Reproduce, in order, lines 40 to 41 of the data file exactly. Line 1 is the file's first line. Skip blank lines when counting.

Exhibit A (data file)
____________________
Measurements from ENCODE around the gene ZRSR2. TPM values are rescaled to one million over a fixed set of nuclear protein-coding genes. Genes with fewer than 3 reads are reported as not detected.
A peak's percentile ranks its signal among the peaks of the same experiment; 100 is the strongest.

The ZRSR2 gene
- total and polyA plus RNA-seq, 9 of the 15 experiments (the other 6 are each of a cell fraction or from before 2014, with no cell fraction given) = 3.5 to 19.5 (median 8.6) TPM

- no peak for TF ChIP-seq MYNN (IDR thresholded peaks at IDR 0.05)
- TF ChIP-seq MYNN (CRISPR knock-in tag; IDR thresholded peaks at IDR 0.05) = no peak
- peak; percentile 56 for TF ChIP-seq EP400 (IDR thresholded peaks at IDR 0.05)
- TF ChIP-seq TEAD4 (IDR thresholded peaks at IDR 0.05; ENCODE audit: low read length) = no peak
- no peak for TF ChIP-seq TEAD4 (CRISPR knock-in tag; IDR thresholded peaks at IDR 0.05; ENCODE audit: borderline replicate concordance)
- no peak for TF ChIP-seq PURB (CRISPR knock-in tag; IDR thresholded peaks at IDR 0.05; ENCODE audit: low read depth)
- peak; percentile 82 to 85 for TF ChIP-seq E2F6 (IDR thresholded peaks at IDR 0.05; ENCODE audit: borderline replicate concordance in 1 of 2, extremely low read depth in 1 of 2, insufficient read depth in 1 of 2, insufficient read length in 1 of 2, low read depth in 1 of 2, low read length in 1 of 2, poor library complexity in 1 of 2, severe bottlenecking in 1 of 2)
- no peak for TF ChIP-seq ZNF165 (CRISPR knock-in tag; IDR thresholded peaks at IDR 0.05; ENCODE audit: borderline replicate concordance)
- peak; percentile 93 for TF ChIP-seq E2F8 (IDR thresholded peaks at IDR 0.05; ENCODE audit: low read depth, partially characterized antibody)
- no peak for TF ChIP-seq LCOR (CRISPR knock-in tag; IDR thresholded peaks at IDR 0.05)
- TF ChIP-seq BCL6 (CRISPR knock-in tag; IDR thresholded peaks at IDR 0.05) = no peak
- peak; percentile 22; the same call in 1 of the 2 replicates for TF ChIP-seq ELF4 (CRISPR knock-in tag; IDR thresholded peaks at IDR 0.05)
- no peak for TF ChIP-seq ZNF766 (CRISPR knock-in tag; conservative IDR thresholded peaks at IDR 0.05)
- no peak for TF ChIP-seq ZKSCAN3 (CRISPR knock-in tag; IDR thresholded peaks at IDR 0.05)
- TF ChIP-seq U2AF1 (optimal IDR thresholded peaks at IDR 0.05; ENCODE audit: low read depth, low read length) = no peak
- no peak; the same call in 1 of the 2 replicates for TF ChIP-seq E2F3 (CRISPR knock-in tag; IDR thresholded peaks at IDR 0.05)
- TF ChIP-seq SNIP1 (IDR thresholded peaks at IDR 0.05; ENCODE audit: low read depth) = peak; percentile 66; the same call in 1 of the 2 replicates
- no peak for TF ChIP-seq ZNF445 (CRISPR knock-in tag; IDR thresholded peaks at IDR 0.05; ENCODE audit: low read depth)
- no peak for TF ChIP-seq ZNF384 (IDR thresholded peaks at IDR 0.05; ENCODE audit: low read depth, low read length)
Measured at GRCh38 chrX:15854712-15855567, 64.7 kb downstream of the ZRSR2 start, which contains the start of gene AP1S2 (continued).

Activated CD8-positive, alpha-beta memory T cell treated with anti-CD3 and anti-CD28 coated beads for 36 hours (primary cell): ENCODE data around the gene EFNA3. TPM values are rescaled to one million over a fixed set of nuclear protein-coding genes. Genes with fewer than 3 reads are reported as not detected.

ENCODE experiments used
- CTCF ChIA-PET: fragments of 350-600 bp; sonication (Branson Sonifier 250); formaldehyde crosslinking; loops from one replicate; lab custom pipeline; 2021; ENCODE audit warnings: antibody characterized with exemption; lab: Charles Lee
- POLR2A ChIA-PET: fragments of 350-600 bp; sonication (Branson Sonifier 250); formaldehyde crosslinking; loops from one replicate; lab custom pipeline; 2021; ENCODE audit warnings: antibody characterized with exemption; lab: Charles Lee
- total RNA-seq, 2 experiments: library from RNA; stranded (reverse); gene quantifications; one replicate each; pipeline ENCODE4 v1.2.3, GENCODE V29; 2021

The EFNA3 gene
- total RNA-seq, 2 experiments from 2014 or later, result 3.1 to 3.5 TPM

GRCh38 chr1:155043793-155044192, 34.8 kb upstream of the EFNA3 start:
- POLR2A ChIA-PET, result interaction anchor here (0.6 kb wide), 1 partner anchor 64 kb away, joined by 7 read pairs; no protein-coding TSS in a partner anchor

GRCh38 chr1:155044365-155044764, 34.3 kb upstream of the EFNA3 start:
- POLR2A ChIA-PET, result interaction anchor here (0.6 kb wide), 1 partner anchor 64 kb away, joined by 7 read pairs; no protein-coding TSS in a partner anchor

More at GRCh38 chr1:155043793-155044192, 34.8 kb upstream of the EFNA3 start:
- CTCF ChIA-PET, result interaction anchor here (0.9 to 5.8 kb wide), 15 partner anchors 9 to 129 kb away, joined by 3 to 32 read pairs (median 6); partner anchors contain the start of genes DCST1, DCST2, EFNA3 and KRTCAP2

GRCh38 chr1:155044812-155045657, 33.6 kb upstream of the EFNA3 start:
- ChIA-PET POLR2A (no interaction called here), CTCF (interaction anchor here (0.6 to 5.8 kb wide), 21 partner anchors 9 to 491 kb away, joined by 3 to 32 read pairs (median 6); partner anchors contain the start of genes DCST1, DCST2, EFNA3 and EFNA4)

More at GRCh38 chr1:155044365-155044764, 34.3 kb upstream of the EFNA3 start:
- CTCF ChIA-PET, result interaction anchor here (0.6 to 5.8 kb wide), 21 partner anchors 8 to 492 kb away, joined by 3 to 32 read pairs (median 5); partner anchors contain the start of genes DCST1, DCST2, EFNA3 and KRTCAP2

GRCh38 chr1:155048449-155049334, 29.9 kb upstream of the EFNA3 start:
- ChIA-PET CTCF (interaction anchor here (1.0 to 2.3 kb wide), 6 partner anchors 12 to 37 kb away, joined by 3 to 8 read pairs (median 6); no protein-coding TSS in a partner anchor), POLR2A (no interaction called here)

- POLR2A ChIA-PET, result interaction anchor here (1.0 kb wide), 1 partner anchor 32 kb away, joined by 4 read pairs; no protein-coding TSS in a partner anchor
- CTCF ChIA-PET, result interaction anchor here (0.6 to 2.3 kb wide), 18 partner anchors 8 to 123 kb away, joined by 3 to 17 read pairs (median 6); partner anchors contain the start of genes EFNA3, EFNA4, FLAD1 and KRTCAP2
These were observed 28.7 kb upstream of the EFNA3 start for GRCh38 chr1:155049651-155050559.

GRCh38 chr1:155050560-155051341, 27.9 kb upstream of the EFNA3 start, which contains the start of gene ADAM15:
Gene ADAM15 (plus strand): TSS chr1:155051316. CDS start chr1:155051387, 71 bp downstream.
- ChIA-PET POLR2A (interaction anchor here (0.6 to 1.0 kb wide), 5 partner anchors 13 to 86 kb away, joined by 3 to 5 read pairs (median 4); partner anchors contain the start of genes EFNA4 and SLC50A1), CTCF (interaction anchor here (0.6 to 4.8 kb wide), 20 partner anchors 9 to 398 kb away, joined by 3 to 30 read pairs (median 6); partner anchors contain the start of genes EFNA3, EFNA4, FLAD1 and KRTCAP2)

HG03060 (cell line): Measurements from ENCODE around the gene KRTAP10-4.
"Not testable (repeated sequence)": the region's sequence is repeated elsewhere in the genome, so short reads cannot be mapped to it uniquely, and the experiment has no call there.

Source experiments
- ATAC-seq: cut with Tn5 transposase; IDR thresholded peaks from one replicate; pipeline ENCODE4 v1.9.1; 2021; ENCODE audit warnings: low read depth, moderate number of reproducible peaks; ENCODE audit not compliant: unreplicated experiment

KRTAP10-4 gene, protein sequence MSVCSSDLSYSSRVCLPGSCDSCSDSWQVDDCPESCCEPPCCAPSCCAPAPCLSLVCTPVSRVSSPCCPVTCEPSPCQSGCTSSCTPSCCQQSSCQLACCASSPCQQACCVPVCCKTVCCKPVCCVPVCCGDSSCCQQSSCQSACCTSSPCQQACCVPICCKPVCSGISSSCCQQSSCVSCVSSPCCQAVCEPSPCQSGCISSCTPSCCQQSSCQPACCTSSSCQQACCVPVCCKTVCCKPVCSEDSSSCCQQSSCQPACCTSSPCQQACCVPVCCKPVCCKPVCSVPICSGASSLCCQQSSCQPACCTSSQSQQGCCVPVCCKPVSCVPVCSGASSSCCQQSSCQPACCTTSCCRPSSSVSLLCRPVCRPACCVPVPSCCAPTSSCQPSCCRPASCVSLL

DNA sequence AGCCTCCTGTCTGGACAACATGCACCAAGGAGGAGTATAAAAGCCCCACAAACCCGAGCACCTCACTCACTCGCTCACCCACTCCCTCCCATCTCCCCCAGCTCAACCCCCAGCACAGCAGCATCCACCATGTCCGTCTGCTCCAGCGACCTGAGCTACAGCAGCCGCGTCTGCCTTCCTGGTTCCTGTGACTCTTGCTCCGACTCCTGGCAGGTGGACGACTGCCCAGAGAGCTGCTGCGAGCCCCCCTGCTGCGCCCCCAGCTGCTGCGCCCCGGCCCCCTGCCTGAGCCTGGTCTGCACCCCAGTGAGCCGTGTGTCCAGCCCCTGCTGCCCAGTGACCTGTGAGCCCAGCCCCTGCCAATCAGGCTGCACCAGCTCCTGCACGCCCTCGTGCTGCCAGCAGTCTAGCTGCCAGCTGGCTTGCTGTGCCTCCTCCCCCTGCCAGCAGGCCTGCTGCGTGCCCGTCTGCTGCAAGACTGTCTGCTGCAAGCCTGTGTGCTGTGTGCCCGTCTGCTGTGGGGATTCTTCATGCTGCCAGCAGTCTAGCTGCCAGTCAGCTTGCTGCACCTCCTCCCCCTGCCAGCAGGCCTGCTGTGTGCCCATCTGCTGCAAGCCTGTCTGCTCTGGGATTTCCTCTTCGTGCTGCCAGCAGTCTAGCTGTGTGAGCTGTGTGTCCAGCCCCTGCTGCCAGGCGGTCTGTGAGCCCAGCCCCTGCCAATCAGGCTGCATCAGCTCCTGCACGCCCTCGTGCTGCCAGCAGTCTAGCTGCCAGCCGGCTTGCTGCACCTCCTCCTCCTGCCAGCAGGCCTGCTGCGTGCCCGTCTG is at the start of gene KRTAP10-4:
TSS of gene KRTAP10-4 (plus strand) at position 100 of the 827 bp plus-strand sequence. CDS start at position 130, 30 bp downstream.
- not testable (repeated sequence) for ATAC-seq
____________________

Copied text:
More at GRCh38 chr1:155044365-155044764, 34.3 kb upstream of the EFNA3 start:
- CTCF ChIA-PET, result interaction anchor here (0.6 to 5.8 kb wide), 21 partner anchors 8 to 492 kb away, joined by 3 to 32 read pairs (median 5); partner anchors contain the start of genes DCST1, DCST2, EFNA3 and KRTCAP2